The next time your spouse tells you that being at work is harder than staying home with kids, I’d like you to refrain from punching him/her in the face, and instead, enlighten them with a story about what their job might be like if there were toddlers present at all times.
Imagine you go to work like you do every day, but then one morning, you walk in to find all of your co-workers have been replaced with toddlers — 3-year-olds to be exact. Here is how your day goes down:
8 a.m. You pull in bright and early and see Bob, your officemate. “Good morning, Bob!” you say. “How are you today?” Bob responds with a fart and then falls to the ground laughing. Because farts are hilarious. You both enter the building, and Bob tells you he can’t walk up the two flights of stairs to your office space because “his legs are too tired.” So with one arm, you carry your bag, coffee, and lunch, and with the other arm, you carry Bob up the stairs.
9 a.m. It’s time for you to give an important presentation to your most esteemed colleagues. You’ve been preparing all week for this and can’t wait to showcase your work. Unfortunately, the conference room you’ve booked has only swivel chairs, and so you spend the first 10 minutes attempting to get the attention of your spinning colleagues. Then someone draws on the table with permanent marker, and how did that battery-operated monster truck get in here? By the time you corral the group, the hour is over. And Debra has to pee.
12 p.m. Yes, lunchtime! You envision a quiet, civilized meal where you can actually taste your food. But wait, Debra and Sheila didn’t bring lunch and they expect you to take care of it. You ask Sheila if she wants half of your sandwich. “Mine!” Sheila says, but after taking one bite she tells you she doesn’t want it because it’s yucky. So you offer it to Debra, who obliges. But now Sheila decides she does want it. It’s now the most delicious sandwich, and she has to have it. To avoid a meltdown, you give Sheila and Debra your entire lunch, and they pay you back with the dirty Tupperware.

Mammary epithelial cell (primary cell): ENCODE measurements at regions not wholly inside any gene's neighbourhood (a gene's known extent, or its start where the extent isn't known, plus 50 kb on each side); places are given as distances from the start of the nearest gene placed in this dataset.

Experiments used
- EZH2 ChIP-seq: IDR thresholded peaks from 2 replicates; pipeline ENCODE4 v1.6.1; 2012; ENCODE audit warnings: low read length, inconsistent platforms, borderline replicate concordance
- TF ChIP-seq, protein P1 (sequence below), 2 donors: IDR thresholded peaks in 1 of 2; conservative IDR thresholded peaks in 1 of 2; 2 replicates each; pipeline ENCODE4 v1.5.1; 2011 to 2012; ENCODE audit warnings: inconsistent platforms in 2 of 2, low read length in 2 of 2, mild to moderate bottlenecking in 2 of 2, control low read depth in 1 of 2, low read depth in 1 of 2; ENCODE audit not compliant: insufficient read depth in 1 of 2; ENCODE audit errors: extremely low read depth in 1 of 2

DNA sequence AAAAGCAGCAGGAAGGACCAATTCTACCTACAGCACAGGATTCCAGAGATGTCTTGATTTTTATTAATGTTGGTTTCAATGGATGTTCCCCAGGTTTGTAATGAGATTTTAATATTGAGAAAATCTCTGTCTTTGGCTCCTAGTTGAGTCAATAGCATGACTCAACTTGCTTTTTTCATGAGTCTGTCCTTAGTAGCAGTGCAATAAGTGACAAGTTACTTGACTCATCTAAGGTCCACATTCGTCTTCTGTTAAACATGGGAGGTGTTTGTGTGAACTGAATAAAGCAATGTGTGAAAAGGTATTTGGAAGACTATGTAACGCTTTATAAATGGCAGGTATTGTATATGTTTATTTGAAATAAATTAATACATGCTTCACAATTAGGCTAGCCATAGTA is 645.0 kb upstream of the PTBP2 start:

3 p.m. You’re about to get on an important conference call. You tell Bob and Sheila that they cannot, for any reason, interrupt you. They understand, they tell you. No problem! Ten seconds into the call, Bob comes bursting in screaming that Sheila looked at him funny. Sheila follows behind and tells you she has to poop. You hang up.
5 p.m. Time to leave. You’ve been anxiously awaiting your 30-minute commute so you can catch up on your podcasts. Or maybe just enjoy complete silence. But wait! Bob and Debra don’t have rides home. You spend 10 minutes strapping them into their seats. And snacks. They must have snacks. The messier the better. With mouths full of Goldfish, you start the podcast, and Debra immediately cries out that she needs Raffi. Not the entire album. Just that one annoying Raffi song. On repeat. Again and again.
You get home and realize that in just 12 short hours, you get to do this whole thing all over again. But hey, at least you get a paycheck for this job, right?